By far, the most important feature of an Internet banking system is that it should do no harm. In particular, the system must ensure that:
The existing “backend” (a mainframe used to process transactions) should be invulnerable to attack. Most importantly, it must not be vulnerable to denial-of-service attacks.
A third party, connected to the network somewhere between the user on the Internet and the Internet banking system on our client's network, should find it impossible to decipher or alter the communication between those points.
Users should be authenticated using as reliable a mechanism as economically feasible.
As a general rule, the system should be as safe, both for the user and the financial institution, as transactions made by the user in a bank branch.
When deployed, the system consists of four physical components:
Client workstations, which include a WWW browser with Java and SSL capabilities
One or more firewall systems to protect the Internet banking servers against external assault
One or more application gateways: the Java user interface applet is downloaded from these and must communicate with the backend through them.
A backend transaction processing system: for most financial institutions, including our customer, an IBM mainframe is used.
There are three conceptual network segments between these hardware components:
The Internet between the client and an external firewall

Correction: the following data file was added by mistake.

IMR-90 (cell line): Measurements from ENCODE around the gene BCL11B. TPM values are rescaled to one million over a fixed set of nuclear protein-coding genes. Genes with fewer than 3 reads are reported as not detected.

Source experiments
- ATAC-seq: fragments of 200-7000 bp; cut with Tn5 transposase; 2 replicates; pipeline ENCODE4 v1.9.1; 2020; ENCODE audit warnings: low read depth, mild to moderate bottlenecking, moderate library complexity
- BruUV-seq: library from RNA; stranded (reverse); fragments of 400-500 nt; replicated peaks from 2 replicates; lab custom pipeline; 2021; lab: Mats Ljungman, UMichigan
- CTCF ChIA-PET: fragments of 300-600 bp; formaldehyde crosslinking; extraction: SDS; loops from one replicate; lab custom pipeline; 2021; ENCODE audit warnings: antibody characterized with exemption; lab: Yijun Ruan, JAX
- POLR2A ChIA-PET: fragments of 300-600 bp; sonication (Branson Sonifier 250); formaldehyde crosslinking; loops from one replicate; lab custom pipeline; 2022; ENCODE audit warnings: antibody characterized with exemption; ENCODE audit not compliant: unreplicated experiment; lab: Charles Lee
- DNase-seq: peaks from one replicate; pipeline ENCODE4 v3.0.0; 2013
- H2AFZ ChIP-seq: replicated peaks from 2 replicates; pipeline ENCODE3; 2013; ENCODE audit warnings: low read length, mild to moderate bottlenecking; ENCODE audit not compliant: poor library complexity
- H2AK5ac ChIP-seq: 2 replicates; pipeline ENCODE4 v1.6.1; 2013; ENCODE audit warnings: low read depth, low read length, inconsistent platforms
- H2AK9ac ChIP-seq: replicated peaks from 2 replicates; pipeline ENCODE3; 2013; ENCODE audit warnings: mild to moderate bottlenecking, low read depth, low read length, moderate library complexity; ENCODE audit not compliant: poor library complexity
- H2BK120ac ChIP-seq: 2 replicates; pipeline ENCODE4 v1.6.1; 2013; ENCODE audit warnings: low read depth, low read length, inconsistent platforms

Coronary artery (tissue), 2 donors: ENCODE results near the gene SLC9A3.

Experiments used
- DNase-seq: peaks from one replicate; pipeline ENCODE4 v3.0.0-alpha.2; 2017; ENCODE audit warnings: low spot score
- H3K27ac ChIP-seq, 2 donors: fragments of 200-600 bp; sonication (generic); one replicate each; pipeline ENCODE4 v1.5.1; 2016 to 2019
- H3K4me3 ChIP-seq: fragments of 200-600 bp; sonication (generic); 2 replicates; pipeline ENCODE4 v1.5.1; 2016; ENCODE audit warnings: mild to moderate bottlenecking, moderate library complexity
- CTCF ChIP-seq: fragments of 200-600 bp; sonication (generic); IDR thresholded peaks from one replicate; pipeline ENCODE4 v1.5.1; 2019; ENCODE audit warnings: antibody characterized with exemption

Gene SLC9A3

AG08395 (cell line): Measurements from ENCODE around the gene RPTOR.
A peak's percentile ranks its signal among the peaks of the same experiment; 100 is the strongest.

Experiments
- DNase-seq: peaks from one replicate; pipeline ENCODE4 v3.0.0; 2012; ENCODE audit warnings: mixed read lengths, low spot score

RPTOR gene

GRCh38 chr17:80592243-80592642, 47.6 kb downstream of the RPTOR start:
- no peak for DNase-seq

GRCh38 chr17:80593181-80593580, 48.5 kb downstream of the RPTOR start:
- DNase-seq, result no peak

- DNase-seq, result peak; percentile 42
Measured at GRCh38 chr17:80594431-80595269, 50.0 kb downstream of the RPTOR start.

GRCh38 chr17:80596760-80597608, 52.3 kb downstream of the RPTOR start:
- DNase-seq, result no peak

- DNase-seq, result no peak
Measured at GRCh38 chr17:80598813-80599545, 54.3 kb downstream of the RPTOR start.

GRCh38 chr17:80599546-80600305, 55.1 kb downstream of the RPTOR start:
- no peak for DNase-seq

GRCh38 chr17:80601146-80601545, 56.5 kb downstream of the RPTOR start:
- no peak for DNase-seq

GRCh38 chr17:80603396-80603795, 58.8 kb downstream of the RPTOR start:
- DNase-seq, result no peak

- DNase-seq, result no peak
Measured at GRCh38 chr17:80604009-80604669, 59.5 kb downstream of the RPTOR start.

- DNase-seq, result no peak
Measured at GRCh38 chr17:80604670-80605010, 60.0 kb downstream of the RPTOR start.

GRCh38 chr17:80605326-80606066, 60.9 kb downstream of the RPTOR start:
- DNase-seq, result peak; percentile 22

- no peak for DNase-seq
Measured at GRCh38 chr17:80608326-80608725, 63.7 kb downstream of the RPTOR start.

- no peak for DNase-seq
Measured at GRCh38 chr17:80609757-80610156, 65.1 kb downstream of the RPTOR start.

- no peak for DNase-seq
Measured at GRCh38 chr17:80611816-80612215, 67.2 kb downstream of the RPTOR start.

Network-1 between the external firewall and the application WWW server
Network-2 between the application WWW server and the mainframe
This arrangement is illustrated in Figure 1.
In developing our customer's Internet banking system, we first deployed a Linux-based development environment consisting of a Compaq Prosignia server, 64MB of RAM and a pair of 4.3GB Ultra Wide SCSI disks. We installed a Debian Linux distribution on this system. On the platform we installed a wide range of tools, shown in Table 1.
We used this setup as our primary development environment. Using Apache-SSL, we were able to test various browsers to check the application's behaviour and to adjust its appearance.
Using some customized Makefiles and libraries, we were able to write Java client code, C-language CGI and daemon programs, C-language mainframe programs and COBOL program stubs all on this environment.
By implementing an RPC system, where a code generator translates a master transaction-description file into source code for each target platform, we were able to add new transaction types to the Internet banking application with just a few short commands.
To secure the final system against denial-of-service, eavesdropping and impersonation attacks, we used Linux to implement an external firewall. Since our access control rules are simple and static, we were able to use the Linux kernel's built-in packet filtering features to limit remote access to just the minimum required services—DNS and HTTPS.